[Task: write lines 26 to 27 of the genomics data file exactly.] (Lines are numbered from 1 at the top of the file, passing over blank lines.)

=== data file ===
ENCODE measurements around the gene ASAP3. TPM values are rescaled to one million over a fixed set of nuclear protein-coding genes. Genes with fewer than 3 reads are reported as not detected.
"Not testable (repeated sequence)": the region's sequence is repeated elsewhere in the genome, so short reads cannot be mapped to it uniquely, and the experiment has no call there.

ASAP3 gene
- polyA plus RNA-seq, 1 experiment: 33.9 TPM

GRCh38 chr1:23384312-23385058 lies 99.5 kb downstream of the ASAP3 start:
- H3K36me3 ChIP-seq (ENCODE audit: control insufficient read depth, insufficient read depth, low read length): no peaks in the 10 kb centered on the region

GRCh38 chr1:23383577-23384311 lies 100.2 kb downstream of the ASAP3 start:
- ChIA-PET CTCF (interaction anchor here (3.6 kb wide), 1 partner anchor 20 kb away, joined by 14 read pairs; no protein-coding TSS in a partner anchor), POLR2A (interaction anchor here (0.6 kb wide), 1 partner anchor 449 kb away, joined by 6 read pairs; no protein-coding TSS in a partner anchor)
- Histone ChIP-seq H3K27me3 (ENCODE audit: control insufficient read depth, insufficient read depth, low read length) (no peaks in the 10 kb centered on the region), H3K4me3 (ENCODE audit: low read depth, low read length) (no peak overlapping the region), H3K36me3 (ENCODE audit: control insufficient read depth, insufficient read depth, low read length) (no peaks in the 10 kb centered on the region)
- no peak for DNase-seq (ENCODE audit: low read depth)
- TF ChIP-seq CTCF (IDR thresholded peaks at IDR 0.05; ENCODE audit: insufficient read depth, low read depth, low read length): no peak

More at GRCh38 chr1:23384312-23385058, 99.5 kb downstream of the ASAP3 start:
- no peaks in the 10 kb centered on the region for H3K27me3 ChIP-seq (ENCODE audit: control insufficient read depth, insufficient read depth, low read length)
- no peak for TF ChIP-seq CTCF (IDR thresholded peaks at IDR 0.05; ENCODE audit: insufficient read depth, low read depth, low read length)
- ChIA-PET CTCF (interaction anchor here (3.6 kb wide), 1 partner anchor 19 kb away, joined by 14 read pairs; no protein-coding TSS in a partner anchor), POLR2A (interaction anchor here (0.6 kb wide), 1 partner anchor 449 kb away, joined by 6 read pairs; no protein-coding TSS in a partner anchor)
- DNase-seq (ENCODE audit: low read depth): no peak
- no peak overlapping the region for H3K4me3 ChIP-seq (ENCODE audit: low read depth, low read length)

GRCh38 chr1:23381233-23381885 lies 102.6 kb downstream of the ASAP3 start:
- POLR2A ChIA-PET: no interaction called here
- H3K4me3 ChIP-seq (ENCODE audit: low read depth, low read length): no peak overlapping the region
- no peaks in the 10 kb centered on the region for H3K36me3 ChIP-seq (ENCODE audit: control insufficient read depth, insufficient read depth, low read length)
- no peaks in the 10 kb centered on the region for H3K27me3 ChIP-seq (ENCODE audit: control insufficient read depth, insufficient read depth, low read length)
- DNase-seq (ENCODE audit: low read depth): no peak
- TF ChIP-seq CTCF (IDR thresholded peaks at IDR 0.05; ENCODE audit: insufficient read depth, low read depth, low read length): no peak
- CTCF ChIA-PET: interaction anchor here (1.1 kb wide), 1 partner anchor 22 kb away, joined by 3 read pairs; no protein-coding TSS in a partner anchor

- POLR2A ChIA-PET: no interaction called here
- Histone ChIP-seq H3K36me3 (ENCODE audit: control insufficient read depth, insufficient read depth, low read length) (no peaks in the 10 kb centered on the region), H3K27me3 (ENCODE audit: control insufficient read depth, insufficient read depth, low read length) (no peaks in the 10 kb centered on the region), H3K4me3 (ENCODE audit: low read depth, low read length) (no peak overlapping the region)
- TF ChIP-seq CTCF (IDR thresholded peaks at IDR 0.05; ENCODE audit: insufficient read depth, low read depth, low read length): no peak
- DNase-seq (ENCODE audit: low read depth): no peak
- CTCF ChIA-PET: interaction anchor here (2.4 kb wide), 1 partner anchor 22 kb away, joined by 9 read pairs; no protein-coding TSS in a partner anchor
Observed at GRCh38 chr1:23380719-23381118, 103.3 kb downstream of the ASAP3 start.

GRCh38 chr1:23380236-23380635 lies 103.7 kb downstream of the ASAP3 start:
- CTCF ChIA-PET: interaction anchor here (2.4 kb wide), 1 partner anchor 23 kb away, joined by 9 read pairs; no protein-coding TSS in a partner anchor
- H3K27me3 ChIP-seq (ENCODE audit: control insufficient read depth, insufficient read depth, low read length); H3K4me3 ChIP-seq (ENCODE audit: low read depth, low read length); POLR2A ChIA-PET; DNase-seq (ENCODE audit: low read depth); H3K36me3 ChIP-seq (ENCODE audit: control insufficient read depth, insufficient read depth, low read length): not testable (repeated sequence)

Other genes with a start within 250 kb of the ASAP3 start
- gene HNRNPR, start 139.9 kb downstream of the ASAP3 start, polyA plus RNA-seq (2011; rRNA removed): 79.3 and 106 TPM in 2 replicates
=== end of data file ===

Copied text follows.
- POLR2A ChIA-PET: no interaction called here
- Histone ChIP-seq H3K36me3 (ENCODE audit: control insufficient read depth, insufficient read depth, low read length) (no peaks in the 10 kb centered on the region), H3K27me3 (ENCODE audit: control insufficient read depth, insufficient read depth, low read length) (no peaks in the 10 kb centered on the region), H3K4me3 (ENCODE audit: low read depth, low read length) (no peak overlapping the region)